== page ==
Science Fair Project Encyclopedia
One edge of the expansion card holds the contacts that fit exactly into the slot. They establish the electrical contact between the electronics (mostly integrated circuits) on the card and on the motherboard.
Connectors mounted on the bracket allow the connection of external devices to the card. Depending on the form factor of the motherboard and case, around one to seven expansion cards can be added to a computer system. There are also other factors involved in expansion card capacity. For example, some expansion cards need two slots like some NVidia GeForce FX graphics cards and there is often a space left to aid cooling on some high end cards.
History of the expansion card
The first microcomputer to feature a slot-type expansion card bus was the Altair 8800, developed 1974-1975. Initially, implementations of this bus were proprietary, but by 1982 manufactureres had settled around the S-100 standard. IBM introduced the XT bus with the first IBM PC in 1983. XT was replaced with ISA in 1984. IBM's MCA bus, developed for the PS/2 in 1987, was a competitor to ISA, but fell out of favor due to the latter's industry-wide acceptance. EISA, the 16-bit extended version of ISA, was common on PC motherboards until 1997, when Microsoft declared it as "legacy" subsystem in the PC 97 industry white-paper. VESA Local Bus, an early expansion bus that was inherently tied to the 80486 CPU, became obsolete (along with the processor) when Intel launched the Pentium processor in 1996.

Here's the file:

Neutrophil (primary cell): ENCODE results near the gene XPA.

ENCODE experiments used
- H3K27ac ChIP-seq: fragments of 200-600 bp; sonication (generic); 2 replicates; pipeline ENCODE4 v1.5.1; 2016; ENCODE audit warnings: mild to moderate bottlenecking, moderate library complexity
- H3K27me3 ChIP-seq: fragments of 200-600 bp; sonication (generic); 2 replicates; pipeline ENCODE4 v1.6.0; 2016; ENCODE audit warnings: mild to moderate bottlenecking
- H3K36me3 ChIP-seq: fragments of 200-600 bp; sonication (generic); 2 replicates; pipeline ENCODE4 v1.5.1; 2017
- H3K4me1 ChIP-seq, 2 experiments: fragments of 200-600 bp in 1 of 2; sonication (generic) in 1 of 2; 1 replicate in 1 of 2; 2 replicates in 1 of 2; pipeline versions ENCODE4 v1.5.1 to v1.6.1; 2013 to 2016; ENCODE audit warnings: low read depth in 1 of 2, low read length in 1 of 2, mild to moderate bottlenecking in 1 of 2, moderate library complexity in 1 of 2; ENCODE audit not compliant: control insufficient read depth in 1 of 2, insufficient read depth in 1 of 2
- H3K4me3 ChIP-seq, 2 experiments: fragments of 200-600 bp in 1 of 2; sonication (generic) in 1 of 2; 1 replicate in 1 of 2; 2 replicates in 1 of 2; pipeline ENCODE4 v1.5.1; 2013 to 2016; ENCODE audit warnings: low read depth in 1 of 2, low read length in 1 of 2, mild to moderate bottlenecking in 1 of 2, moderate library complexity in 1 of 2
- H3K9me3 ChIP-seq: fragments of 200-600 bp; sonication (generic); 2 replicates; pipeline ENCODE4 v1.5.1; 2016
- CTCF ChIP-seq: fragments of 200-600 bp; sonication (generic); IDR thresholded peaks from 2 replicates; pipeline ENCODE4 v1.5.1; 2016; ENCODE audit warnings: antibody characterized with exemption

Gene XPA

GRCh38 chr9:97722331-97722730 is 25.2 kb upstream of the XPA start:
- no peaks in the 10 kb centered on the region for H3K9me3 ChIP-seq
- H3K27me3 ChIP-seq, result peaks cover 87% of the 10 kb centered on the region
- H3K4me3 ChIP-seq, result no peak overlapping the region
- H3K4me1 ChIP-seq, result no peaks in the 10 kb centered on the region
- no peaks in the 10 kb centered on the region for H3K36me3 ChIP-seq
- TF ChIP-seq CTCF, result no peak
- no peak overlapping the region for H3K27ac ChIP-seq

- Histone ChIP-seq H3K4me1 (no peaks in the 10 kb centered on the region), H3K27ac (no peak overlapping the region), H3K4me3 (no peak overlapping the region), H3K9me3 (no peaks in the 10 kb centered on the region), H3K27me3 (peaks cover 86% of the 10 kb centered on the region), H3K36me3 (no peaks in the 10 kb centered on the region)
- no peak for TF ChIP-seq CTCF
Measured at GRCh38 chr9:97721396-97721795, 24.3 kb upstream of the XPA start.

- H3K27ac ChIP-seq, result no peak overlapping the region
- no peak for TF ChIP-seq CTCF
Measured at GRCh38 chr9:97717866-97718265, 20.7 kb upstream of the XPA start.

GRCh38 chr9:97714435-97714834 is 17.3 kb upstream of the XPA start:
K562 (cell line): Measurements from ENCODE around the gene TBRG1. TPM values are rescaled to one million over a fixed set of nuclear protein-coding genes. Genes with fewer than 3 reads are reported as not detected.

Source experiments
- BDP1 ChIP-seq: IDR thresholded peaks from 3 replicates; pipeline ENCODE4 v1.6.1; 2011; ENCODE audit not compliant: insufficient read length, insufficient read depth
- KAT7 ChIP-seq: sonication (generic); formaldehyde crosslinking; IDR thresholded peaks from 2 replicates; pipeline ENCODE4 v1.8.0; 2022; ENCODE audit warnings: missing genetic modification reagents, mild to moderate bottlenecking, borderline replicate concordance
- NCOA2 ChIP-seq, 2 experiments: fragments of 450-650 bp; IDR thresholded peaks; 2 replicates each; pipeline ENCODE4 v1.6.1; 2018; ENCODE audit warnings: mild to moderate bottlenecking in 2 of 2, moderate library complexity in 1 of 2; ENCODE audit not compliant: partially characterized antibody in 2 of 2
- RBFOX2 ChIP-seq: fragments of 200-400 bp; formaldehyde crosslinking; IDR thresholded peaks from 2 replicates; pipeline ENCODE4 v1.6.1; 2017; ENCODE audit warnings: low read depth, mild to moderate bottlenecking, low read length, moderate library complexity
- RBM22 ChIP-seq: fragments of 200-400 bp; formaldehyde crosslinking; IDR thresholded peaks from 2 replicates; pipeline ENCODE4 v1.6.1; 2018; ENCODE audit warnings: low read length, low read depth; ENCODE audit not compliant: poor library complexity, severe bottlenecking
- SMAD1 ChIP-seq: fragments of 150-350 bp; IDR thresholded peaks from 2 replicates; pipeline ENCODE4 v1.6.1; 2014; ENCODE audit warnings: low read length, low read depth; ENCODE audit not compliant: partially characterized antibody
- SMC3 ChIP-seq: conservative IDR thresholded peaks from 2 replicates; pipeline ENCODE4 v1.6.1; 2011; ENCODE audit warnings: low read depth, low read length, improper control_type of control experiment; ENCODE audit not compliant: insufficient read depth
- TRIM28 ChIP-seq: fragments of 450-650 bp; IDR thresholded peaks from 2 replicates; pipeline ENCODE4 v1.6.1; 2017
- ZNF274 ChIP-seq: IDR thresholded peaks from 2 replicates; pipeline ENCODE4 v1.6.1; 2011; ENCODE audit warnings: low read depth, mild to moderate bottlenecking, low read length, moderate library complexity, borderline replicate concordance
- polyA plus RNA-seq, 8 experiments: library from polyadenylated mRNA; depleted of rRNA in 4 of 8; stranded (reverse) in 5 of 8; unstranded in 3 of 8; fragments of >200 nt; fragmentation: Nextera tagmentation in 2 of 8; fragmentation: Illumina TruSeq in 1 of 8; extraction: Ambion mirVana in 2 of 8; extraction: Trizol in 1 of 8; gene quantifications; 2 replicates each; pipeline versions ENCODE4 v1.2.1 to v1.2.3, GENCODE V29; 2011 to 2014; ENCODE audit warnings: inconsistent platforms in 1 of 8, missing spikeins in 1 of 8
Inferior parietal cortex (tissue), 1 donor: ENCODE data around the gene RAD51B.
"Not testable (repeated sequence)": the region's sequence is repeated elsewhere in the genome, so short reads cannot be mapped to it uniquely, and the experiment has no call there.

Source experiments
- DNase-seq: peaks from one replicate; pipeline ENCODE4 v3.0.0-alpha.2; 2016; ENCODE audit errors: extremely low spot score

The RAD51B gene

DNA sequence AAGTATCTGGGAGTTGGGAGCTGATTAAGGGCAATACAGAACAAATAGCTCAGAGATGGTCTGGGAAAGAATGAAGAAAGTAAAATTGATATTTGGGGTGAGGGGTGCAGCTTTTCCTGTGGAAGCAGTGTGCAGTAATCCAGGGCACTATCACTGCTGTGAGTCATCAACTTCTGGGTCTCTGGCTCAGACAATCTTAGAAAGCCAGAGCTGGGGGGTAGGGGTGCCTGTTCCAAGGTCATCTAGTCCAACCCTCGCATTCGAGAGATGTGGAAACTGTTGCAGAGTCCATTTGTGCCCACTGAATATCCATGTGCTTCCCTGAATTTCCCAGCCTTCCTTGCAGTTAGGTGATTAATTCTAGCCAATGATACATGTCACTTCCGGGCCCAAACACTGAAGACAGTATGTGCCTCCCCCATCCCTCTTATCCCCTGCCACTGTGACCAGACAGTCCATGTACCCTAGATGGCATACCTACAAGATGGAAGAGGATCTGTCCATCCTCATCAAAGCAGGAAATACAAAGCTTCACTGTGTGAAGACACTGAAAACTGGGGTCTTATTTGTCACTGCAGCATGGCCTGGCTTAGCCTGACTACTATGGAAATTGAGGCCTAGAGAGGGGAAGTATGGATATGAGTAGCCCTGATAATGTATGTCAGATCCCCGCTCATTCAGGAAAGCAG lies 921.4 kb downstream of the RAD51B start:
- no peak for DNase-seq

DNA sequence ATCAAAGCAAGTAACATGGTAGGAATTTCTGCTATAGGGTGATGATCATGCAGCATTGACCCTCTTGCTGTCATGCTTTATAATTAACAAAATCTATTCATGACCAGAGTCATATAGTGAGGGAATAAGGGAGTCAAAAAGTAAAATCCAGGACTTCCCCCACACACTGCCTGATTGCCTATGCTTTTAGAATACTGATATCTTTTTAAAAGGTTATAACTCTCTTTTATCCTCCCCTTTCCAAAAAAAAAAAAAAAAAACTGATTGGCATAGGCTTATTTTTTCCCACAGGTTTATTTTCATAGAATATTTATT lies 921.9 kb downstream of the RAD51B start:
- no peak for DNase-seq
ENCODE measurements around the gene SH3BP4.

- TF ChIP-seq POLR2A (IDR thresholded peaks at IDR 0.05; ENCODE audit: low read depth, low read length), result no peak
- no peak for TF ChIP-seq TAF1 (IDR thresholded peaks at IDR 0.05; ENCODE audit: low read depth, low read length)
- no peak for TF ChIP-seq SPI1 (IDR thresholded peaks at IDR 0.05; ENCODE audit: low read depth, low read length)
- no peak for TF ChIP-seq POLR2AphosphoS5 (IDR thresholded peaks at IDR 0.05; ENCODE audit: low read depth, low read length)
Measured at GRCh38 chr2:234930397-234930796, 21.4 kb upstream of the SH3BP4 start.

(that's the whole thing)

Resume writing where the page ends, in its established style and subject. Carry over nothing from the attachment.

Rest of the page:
The PCI bus was introuduced in 1991 as replacement for ISA. The standard (now at version 2.2) is still found on PC motherboards to this day. Intel introduced the AGP bus in 1997 as a dedicated video acceleration solution. Though termed a bus, AGP supports only a single card at a time. Both of these technologies are now slated to be replaced by PCI-Express, beginning in 2005. This latest standard, approved in 2004, implements the logical PCI protocol over serial communication interface.
Expansion slot standards
Expansion card types
The contents of this article is licensed from www.wikipedia.org under the GNU Free Documentation License. Click here to see the transparent copy and copyright details